Yes, Harrison Ford Uses Checklists When He Flies
OSHKOSH, Wis. (AP) — Yes, Harrison Ford uses a checklist when he flies his plane.
A curious teenager accompanied the "Star Wars" and "Indiana Jones" star when he flew his DeHavilland Beaver on Thursday at the AirVenture Oshkosh 2016 air show in Wisconsin. His passenger, 16-year-old Jodie Gawthrop, won the trip in a national contest through the Young Eagles program, which uses pilot and ground volunteers to introduce children to flying.
Ford was the program's chairman from 2004 to 2009. The contest was designed to celebrate the program reaching 2 million members.
Ford told reporters after the 15-minute flight that he and Gawthrop talked shop in the air.
"It was really, really fun. We spent some time talking about the airplane and what I was doing and going through the checklists," Ford said, referring to the step-by-step protocols that pilots follow. "Jodie actually asked me if celebrities use checklists. I said, 'absolutely. They need them.'"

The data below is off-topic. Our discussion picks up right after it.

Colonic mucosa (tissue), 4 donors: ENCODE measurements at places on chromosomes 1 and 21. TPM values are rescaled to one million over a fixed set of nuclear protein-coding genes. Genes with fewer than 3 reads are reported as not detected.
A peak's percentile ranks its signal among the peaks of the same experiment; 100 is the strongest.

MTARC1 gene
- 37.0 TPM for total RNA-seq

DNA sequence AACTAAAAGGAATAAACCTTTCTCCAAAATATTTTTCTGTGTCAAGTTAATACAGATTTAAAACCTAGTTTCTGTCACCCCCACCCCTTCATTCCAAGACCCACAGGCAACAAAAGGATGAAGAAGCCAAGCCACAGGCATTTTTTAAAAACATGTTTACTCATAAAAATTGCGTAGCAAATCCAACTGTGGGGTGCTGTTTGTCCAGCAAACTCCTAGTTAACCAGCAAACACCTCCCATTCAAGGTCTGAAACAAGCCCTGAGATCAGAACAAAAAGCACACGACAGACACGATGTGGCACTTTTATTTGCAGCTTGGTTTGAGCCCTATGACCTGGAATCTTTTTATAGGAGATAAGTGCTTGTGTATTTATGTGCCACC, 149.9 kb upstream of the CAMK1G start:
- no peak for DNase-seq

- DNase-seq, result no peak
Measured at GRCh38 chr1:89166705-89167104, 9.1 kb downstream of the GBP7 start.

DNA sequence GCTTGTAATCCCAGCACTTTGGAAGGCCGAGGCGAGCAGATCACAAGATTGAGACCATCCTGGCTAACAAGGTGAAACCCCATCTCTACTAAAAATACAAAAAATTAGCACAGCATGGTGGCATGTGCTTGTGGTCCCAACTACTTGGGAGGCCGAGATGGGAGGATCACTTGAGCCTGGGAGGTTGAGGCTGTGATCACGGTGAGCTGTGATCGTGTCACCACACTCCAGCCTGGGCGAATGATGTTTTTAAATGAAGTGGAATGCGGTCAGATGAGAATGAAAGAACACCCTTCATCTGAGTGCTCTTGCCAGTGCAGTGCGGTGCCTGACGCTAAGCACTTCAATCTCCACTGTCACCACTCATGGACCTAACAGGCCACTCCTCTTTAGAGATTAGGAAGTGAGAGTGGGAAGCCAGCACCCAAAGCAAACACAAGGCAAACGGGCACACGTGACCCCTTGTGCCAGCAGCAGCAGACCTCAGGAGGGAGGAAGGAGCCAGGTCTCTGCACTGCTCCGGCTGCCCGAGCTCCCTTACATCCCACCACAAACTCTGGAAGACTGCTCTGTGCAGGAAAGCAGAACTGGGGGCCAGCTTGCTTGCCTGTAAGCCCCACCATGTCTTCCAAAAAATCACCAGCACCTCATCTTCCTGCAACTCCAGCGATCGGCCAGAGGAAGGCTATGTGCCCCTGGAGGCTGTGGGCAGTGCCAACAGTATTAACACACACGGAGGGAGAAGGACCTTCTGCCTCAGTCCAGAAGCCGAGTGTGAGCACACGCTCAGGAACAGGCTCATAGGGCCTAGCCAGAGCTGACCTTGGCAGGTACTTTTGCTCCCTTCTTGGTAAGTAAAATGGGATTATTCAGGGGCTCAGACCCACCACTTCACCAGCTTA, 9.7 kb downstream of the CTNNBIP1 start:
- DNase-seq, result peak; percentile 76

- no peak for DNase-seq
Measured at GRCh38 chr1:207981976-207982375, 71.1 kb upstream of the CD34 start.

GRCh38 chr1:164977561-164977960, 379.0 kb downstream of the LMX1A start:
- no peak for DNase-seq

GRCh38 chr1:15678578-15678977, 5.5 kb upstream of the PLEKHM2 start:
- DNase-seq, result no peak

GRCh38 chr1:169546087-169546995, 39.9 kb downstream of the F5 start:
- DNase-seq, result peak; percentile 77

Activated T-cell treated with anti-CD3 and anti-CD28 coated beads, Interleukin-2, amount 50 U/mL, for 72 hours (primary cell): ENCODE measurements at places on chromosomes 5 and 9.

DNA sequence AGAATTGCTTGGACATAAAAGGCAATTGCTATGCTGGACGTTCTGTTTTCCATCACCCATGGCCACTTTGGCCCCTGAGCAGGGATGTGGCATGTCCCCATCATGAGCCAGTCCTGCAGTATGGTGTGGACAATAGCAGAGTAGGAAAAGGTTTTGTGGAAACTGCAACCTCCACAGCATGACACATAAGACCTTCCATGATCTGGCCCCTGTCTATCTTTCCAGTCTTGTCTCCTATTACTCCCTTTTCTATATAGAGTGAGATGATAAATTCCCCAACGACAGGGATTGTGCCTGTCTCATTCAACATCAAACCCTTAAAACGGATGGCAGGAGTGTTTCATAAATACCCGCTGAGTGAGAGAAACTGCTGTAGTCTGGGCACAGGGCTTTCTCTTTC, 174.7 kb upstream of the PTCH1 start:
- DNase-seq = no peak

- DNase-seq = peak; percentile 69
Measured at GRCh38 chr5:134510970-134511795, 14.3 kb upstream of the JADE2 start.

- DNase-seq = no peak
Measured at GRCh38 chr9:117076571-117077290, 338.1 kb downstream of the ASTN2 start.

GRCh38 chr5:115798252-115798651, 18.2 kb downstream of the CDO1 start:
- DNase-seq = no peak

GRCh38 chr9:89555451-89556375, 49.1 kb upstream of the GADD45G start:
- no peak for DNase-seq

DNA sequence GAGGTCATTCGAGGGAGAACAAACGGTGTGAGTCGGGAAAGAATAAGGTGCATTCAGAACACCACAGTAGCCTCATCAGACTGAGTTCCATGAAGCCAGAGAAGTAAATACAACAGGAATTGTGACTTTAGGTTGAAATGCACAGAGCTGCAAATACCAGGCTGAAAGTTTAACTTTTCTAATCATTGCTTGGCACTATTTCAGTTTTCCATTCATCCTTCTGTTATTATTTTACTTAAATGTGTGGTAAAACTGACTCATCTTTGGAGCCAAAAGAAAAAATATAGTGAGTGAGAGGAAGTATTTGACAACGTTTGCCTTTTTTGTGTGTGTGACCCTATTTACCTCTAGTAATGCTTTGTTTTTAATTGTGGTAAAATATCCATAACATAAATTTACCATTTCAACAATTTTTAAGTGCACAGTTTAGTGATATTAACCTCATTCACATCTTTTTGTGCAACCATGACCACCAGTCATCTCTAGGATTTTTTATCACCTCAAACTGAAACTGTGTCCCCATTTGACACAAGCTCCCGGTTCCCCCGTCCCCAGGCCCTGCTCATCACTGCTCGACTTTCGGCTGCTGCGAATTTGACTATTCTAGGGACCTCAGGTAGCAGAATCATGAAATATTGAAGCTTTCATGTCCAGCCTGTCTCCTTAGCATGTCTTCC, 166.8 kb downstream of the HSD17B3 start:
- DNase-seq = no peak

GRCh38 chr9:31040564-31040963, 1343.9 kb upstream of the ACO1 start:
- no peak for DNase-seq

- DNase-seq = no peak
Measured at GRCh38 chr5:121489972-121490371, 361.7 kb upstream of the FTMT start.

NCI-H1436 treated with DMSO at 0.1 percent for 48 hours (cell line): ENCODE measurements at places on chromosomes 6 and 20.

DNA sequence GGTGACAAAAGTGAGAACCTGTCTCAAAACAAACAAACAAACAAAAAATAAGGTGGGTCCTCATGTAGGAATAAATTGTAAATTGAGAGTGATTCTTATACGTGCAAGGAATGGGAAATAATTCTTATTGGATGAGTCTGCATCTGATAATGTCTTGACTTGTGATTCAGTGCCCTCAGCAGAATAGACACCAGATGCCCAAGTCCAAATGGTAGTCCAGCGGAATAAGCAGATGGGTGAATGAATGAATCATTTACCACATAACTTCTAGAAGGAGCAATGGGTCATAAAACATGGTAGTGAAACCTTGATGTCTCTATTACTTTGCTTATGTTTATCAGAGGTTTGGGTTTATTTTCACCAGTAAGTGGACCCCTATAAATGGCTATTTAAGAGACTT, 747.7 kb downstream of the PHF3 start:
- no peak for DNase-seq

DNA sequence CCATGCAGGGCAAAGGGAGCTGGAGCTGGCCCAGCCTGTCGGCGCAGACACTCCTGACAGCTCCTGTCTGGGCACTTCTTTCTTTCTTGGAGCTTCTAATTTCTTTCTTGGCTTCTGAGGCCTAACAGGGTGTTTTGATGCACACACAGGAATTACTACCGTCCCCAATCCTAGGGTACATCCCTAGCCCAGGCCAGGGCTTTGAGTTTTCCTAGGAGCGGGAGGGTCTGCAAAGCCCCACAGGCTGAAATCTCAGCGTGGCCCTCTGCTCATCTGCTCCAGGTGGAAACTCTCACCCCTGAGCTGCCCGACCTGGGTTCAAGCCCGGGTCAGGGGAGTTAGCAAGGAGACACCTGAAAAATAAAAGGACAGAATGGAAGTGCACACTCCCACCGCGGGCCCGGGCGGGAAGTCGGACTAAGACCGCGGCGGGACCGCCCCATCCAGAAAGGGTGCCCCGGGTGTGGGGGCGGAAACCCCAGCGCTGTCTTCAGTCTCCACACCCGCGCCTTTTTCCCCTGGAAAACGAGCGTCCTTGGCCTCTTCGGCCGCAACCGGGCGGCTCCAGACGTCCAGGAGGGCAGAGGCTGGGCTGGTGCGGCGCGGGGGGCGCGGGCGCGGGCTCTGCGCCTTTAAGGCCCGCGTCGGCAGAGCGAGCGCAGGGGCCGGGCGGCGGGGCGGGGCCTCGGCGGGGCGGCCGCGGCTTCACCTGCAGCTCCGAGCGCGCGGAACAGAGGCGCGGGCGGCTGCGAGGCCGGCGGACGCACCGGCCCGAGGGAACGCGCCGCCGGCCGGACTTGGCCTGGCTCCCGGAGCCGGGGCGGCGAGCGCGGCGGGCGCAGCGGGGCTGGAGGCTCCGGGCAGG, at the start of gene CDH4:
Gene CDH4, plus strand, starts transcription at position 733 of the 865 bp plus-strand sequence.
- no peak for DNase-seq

Gawthrop, of Westchester, Illinois, has 10 flight hours under her belt through the Civil Air Patrol. But she said she was nervous about meeting the 74-year-old movie star.
"I geek out over Indiana Jones movies. I love 'Star Wars,'" she said. "But I'm really excited to meet Harrison Ford as a fellow aviation enthusiast."
A rainstorm struck the area just before Ford and Gawthrop were scheduled to take off. As the rain subsided, the pair emerged from a runway-side building with Ford holding an umbrella over the girl. They climbed aboard the single-prop plane amid cheers from dozens of spectators, including at least one who was wearing a T-shirt emblazoned with the image of Han Solo, Ford's "Star Wars" character.
Ford and Gawthrop circled the airfield twice before landing. Afterward, Ford said he would remember his flight with Gawthrop for a long time. Gawthrop called the trip "amazing."
Ford crashed a World War II-era plane after taking off from California's Santa Monica Airport in March 2015. Investigators blamed the crash on a problem with the plane's carburetor. Asked Thursday if he feels any residual hesitancy about flying after the accident, Ford joked, "I still can't play the violin."
Associated Press writer Carrie Antlfinger contributed to this report.
This article was written by Todd Richmond from The Associated Press and was legally licensed through the NewsCred publisher network.
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